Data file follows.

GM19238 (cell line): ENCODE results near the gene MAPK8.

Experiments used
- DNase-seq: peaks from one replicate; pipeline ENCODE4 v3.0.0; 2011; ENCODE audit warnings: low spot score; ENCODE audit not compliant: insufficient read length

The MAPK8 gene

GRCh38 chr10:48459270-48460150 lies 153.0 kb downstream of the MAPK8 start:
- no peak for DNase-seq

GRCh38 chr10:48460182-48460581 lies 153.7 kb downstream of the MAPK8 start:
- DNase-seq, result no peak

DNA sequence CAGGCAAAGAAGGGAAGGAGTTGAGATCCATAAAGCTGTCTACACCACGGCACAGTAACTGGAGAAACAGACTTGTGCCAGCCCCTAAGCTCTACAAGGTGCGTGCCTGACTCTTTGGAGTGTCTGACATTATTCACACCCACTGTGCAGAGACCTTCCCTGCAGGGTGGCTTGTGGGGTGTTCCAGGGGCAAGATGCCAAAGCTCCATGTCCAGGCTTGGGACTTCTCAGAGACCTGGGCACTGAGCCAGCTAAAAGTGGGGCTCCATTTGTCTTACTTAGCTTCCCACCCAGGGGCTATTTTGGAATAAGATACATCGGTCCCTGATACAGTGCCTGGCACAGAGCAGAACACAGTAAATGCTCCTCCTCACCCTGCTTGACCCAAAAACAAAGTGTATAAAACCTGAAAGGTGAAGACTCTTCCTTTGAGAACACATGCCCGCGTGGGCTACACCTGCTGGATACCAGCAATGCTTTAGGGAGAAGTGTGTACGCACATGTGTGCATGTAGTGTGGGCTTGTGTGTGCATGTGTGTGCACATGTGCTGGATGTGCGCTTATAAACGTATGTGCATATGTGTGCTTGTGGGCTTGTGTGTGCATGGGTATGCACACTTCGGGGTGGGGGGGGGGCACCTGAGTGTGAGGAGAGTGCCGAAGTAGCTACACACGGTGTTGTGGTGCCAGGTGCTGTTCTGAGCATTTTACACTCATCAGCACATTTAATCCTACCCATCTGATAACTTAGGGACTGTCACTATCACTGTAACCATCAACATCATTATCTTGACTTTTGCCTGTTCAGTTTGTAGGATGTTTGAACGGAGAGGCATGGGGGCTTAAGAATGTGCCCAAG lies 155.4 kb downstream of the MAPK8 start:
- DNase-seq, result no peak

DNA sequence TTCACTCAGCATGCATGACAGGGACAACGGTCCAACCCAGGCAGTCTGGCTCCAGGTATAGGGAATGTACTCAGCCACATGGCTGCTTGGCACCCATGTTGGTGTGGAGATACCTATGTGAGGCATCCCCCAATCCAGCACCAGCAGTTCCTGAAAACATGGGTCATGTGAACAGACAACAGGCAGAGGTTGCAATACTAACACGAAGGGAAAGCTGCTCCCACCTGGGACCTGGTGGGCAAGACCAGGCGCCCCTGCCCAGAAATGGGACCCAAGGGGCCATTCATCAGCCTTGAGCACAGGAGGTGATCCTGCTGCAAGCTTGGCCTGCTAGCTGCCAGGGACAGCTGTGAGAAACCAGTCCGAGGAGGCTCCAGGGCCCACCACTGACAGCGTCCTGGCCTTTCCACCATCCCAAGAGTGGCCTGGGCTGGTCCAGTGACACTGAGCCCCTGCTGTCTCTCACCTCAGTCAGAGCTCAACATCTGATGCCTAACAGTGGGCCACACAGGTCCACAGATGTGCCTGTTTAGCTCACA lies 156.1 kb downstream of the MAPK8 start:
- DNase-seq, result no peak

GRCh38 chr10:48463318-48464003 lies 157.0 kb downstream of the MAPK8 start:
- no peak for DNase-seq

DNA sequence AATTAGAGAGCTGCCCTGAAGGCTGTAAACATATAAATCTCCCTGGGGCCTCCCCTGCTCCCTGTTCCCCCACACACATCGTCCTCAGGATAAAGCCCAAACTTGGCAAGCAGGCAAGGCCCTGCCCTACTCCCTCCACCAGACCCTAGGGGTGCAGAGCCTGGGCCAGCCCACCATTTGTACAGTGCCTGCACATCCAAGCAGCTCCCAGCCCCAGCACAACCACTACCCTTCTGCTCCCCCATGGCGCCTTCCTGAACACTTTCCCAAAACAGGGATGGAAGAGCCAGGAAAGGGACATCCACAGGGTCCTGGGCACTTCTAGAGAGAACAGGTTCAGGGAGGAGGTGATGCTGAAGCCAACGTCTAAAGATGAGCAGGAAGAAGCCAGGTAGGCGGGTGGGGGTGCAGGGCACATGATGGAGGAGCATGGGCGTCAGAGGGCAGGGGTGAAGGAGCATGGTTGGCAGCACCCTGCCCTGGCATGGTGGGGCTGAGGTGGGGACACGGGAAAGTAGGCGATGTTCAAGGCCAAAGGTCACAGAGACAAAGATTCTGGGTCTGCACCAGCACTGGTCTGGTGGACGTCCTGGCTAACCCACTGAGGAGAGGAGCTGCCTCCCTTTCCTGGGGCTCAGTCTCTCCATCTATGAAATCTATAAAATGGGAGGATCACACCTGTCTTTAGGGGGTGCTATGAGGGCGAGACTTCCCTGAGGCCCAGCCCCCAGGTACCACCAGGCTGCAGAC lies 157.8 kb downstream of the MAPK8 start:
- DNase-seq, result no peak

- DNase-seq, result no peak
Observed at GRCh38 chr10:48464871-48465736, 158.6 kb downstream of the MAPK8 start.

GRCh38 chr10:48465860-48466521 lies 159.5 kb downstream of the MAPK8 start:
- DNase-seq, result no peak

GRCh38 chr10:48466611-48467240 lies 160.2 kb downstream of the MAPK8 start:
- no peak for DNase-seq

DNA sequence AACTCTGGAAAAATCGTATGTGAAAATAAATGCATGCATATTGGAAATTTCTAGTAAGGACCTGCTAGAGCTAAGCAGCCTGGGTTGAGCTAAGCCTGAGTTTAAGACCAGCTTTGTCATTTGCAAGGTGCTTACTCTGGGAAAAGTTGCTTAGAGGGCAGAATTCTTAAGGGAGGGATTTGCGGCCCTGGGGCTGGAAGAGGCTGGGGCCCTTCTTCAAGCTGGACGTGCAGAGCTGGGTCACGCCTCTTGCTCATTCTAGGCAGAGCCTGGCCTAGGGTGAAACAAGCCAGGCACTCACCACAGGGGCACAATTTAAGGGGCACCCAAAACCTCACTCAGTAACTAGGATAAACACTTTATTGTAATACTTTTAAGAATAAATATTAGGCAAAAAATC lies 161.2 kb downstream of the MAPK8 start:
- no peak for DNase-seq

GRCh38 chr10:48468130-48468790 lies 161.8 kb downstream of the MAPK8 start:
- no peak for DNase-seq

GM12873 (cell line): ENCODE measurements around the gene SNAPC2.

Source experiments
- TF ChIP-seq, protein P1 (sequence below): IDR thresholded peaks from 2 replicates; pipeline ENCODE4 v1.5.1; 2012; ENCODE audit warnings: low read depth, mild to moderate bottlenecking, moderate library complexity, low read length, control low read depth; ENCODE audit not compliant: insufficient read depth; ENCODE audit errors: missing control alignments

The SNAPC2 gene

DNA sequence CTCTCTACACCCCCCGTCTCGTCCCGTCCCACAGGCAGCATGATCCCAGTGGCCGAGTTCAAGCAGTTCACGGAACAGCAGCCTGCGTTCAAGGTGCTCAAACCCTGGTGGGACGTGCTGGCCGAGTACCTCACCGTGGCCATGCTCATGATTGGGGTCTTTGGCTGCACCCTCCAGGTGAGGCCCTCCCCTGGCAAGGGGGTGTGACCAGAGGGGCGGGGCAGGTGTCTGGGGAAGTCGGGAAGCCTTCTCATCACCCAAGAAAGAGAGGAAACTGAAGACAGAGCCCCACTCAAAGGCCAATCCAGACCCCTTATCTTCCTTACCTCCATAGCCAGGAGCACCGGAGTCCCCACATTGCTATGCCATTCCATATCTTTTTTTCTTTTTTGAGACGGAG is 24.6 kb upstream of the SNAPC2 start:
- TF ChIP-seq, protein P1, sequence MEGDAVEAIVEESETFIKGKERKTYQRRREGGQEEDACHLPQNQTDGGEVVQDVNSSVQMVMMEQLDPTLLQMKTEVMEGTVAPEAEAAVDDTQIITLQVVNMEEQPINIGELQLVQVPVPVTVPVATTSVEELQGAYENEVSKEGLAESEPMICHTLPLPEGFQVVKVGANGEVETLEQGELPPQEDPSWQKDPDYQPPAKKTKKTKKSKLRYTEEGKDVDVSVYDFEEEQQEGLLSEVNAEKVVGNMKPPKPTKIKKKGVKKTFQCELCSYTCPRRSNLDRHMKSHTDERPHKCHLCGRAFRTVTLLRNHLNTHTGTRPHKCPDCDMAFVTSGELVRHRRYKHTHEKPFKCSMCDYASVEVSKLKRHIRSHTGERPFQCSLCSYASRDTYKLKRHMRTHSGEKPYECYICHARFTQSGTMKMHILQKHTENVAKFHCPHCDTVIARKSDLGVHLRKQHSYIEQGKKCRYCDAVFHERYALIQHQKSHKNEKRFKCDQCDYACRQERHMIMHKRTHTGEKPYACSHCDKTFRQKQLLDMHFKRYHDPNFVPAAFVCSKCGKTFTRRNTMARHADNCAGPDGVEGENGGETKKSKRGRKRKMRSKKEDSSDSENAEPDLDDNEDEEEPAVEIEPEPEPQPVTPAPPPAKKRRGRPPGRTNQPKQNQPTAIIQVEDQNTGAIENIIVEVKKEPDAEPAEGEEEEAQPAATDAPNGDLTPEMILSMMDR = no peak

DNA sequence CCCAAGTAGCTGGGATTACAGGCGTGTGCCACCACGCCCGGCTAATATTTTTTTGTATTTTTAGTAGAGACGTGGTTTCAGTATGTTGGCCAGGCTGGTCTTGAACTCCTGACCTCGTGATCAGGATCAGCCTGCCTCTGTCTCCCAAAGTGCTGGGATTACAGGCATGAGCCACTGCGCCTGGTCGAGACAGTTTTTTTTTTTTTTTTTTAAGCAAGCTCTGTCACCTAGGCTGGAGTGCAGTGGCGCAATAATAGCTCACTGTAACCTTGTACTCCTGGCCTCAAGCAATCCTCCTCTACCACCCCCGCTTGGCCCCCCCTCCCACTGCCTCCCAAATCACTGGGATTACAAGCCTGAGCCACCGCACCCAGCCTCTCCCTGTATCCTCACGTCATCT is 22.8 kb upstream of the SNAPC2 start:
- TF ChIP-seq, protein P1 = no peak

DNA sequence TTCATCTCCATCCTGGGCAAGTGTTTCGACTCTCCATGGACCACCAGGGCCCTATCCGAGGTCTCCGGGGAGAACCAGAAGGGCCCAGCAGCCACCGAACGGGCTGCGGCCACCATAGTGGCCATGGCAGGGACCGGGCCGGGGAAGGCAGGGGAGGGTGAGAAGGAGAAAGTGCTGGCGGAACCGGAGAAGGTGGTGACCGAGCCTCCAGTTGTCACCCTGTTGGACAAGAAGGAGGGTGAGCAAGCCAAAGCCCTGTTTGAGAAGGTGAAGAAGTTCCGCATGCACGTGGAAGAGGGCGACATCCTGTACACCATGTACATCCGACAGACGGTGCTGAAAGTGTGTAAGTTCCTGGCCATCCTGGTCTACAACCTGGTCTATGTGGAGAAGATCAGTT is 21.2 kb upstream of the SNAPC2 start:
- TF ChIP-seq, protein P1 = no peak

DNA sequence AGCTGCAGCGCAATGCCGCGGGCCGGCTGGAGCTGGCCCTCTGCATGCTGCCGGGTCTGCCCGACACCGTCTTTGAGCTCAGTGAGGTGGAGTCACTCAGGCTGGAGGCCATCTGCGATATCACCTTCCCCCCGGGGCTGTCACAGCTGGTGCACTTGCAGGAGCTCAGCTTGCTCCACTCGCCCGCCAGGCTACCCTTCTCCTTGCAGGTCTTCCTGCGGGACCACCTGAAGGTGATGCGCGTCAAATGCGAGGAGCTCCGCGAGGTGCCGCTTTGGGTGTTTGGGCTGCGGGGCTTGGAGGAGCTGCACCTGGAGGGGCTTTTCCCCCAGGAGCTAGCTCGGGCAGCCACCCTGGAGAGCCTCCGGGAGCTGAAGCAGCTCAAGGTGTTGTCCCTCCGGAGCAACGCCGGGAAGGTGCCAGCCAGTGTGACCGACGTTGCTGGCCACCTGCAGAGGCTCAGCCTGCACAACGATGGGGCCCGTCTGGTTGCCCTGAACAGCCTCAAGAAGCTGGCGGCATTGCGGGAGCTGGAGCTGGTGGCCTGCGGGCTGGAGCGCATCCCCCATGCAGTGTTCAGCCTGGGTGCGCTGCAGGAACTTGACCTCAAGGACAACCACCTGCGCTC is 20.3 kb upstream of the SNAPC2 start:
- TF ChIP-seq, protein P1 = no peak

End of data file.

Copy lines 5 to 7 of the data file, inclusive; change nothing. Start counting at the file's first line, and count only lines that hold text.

GRCh38 chr10:48459270-48460150 lies 153.0 kb downstream of the MAPK8 start:
- no peak for DNase-seq

GRCh38 chr10:48460182-48460581 lies 153.7 kb downstream of the MAPK8 start: